Birding Without Borders

Day 69: Damp Days

The rainy season lives up to its name.

March 10, 2015, Shiripuno Lodge, Ecuador — Everything I have is damp and heavy. It’s so humid that paper crumbles when you touch it and my T-shirt feels like a recently wrung-out sponge. Mold is growing on my backpack and on my pants. A steady drizzle began just after dawn today and lasted until mid-afternoon without letting up; they say this much rain is unusual for the time of year. The narrow Shiripuno River has risen eight feet(!) in the past couple of days, flooding much of the trail system here.

Our group nevertheless went in search of army ant swarms (which attract several unique species of antbirds) this morning. We sloshed around some muddy trails for a while with umbrellas, not seeing much, and returned to the lodge early for lunch and a siesta. Some brightly colored butterflies stuck close to the lodge—maybe they wanted an escape from the rain, too. 

Birding under umbrellas in the forest at Shiripuno Lodge, Ecuador. Photo: Noah Strycker

Finally, at about 3:00 p.m., the clouds dried out, and eight of us—Forrest, Jarol, Tim, Roger, Roy, Frank, Marilyn, and I—ventured back out to see what we could find in the remaining daylight. A few deep-forest birds were spotted skulking in the undergrowth, and we ended up about 2 kilometers from the station as darkness approached. It was decided to take a different trail back as a shortcut—always a risky idea! This ended up being flooded in the very last stretch, so, 50 meters from home, we turned around and retraced the entire loop, arriving in the dark and late for dinner. Better than the alternative, though: Yesterday, in the same situation, another group tried wading the flooded section and ended up swimming through neck-deep water with their cameras held above their heads.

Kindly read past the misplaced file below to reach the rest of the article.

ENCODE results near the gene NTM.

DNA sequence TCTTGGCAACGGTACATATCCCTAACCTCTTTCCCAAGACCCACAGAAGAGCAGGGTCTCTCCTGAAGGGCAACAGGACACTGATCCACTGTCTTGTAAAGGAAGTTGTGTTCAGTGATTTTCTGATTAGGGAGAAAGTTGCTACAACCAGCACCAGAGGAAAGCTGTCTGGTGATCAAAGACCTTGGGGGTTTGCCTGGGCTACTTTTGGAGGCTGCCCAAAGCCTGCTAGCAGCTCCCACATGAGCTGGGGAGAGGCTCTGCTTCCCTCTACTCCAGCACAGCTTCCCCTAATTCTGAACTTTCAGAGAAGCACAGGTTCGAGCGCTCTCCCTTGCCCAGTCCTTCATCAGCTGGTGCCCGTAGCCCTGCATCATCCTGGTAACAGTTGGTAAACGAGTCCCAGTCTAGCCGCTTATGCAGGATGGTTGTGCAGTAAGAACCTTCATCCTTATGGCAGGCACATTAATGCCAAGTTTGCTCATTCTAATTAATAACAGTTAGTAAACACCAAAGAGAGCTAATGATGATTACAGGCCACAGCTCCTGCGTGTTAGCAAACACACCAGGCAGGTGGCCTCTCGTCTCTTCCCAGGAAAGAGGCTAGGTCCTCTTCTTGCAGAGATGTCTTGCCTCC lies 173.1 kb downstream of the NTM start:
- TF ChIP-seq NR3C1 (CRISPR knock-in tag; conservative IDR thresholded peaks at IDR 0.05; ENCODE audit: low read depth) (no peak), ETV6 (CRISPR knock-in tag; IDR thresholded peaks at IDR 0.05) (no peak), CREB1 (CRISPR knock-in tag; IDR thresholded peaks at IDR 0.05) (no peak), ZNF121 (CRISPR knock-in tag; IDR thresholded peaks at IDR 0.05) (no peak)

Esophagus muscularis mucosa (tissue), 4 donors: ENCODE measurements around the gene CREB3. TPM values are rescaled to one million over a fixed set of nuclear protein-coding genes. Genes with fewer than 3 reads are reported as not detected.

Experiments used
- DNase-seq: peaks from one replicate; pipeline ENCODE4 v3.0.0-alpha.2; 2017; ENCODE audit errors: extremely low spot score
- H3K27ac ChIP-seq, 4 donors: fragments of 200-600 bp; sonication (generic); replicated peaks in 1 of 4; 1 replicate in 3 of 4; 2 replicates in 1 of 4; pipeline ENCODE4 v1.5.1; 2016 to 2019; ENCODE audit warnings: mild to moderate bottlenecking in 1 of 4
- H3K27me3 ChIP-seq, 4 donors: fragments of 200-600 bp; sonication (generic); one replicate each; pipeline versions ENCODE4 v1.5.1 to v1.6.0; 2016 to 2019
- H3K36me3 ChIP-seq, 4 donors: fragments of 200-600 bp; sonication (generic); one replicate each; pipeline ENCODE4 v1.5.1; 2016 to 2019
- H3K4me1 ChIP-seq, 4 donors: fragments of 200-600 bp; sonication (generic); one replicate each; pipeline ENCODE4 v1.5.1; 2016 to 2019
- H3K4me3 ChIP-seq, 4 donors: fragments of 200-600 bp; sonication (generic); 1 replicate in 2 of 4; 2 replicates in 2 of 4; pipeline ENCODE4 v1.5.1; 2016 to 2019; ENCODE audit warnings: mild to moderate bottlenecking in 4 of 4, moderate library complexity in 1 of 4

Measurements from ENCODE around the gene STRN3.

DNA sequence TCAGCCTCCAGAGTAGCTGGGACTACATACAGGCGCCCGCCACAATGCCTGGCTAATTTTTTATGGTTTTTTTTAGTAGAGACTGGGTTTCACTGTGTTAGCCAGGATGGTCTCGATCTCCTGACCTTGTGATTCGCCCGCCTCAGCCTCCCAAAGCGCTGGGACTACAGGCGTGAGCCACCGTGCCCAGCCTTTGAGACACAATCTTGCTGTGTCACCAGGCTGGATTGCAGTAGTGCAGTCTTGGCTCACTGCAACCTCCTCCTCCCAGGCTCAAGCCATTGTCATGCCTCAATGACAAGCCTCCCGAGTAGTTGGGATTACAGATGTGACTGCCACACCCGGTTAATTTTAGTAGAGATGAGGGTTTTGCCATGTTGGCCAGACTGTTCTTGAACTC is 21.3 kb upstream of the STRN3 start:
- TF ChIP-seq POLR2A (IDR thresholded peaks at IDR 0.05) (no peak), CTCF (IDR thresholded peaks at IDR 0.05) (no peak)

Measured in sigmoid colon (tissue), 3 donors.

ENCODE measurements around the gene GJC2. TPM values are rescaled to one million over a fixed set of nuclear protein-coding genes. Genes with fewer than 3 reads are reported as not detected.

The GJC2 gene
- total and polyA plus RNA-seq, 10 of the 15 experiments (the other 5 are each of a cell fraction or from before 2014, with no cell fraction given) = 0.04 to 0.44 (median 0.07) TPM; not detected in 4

Just before bedtime, Forrest identified a Nocturnal Curassow, a near-mythical, nearly impossible-to-see bird of pristine Amazonian rainforest, calling from the forest somewhere in the distance. It was too far away to consider chasing on foot (Jarol, the station manager, estimated the bird at about 3 kilometers away, past the flooded area), so will go down as a heard-only, but the curassow was a nice addition after a long, wet day.

New birds today: 10

Year list: 1553

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